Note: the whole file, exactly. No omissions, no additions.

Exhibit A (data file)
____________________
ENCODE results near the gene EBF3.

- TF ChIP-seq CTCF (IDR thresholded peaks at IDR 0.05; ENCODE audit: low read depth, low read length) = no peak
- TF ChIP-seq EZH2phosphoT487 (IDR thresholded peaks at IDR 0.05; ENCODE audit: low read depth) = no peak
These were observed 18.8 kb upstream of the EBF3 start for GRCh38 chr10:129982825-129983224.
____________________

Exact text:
ENCODE results near the gene EBF3.

- TF ChIP-seq CTCF (IDR thresholded peaks at IDR 0.05; ENCODE audit: low read depth, low read length) = no peak
- TF ChIP-seq EZH2phosphoT487 (IDR thresholded peaks at IDR 0.05; ENCODE audit: low read depth) = no peak
These were observed 18.8 kb upstream of the EBF3 start for GRCh38 chr10:129982825-129983224.